After their reelections, Truman and Reagan seized their second chances especially well. The former put in place an institutional order that enabled the latter to conclude the Cold War successfully, with significant contributions from every president who came between them. Since the Cold War, however, expectations of presidential greatness have met with disappointment. Neither Bill Clinton nor George W. Bush or Barack Obama left a legacy that their partisan successors proved willing to pursue, or able to complete. Only Reagan got the “third term” he needed, with Bush 41 in November 1988. In 2016, Hillary Clinton’s electoral defeat was, therefore, Obama’s loss as well, even though it failed to produce a convincing or clean victory for her opponent.
For Trump to recover from his false start as well is, to say the least, unlikely. For Truman and those who followed him, the presidency assumed an alphabet of its own—A for accountability, B for balance, C for convictions, D for discipline, E for experience and so forth. At first, some presidents lacked one or more of these features. But none ever came to office without any, and all eventually acquired much of what they lacked along the way. Just think of the distance from Reagan to Reagan, a presidential icon who initially struggled with the demands of an office for which he at first seemed ill prepared. But Trump is no Reagan, and what made him a surprisingly successful candidate in 2016 is making him a dangerously ineffective president in 2017, with neither “the stability nor some of the competence” required of presidents, concluded Sen. Bob Corker, a Republican, just over two hundred days into a presidency that his party hopes will last eight years. This is not a matter of “letting Reagan be Reagan,” but rather of not letting Trump be Trump.
As the presidential clock keeps moving, Trump is increasingly heard as an alien, dixit Tom Friedman, far from established norms of democratic leadership but dangerously close to crossing the constitutional red lines—and ill suited for the complex alphabet of multilateral governance, the political arithmetic of check and balance, the rigidities of institutional discipline, and the rigors of democratic accountability. Abroad, he is widely viewed as a historical and cultural stranger who complains of the world’s “theft of America’s prosperity” and the “massive sums of money” that must be returned to the United States for services previously rendered. But it is not so easy to rectify the monetary, let alone the geopolitical, balance sheet. And moving more deeply into the twenty-first century, his image of “America First” is that of a geopolitical pagan who resurrects an unsatisfying self-image of the nation as one governed by opportunities and expediencies of all kinds, and guided by “our security interests above all other considerations.”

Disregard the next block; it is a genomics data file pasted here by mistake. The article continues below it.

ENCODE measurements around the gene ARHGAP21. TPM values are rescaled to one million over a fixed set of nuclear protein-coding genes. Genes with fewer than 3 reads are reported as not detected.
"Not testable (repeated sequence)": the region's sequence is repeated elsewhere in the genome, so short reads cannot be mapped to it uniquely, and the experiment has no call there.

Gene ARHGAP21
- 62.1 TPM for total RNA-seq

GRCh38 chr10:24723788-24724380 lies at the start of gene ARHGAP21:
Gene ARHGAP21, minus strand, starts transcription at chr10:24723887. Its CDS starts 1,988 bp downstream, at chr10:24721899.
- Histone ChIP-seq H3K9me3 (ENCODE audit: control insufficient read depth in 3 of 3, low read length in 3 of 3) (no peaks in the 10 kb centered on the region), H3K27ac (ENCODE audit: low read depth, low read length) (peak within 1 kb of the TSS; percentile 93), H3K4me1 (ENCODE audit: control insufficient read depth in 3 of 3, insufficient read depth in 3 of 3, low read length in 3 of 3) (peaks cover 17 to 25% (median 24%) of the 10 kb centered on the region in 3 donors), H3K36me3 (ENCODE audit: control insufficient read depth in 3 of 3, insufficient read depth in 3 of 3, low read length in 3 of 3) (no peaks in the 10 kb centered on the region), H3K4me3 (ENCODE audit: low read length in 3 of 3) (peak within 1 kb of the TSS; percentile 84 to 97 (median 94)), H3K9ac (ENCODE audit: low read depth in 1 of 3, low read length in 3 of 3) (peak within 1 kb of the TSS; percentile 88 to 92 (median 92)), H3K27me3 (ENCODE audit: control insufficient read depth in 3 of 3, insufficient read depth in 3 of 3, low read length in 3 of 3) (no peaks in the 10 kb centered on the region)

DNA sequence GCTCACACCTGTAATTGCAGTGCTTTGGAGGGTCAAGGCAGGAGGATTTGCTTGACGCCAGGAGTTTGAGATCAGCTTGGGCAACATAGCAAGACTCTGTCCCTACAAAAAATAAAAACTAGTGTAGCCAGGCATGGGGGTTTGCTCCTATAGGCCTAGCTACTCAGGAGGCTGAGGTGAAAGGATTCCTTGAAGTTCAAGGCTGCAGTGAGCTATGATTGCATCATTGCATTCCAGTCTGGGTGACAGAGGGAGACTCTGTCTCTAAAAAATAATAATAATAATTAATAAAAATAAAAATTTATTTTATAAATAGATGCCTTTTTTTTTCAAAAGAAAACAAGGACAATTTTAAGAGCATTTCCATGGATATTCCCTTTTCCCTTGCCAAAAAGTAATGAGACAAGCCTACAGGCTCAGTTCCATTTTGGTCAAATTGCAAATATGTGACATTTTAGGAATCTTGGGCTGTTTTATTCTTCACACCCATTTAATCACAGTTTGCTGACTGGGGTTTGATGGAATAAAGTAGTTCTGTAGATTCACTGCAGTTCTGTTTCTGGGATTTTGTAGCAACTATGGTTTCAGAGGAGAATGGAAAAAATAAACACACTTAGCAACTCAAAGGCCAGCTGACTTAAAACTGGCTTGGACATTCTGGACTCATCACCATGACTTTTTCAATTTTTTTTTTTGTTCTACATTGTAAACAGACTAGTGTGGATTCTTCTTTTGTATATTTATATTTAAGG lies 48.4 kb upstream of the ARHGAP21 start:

BUT WAIT: there is the “Scottish verdict” which Dean Acheson used to invoke: “Not proven yet.” Are the objections to the president overstated, coming too late for the 2016 election or too soon after his inauguration? Could we be all wrong—as we were, perhaps, about Iraq and Putin and the Arab Spring and Syria and North Korea and Brexit and all kinds of other things—now about Trump, not so much over who he is and says, but over what he wants and does? There is no greater “fake” than a claim made with too much certainty. What if our reaction is based on preconceived ideas, partisan resentment, intellectual arrogance and misplaced righteousness, enhanced with secondhand bits of information hurriedly assembled?
“The past,” wrote William Faulkner, “is never dead. It’s not even past.” It lingers with whatever is remembered after every mistake has been forgotten, forgiven or not. After Sen. John Kerry became secretary of state, he confessed to having been “ill advised” and even “stupid” on many of his national-security “no” votes, including the development and deployment of new weapons systems in the 1980s and the decision to repel Saddam Hussein from Kuwait in 1991. The torch had been passed, but Kerry clearly did not want to torch the past. Besides, dissent, honorably expressed, is an avenue to power, not a substitute for it. Although Kerry’s confession was to his credit, would he have been the success he became had he spoken or voted otherwise, from Vietnam to Iraq? Bush’s late turnaround after the 2006 midterm elections was born out of the evidence of failure. That is the challenge: when facts change, you’d better change as well. Give Bush credit, therefore, for having done just that: the military surge he dared order then was politically courageous and strategically audacious—and universally criticized.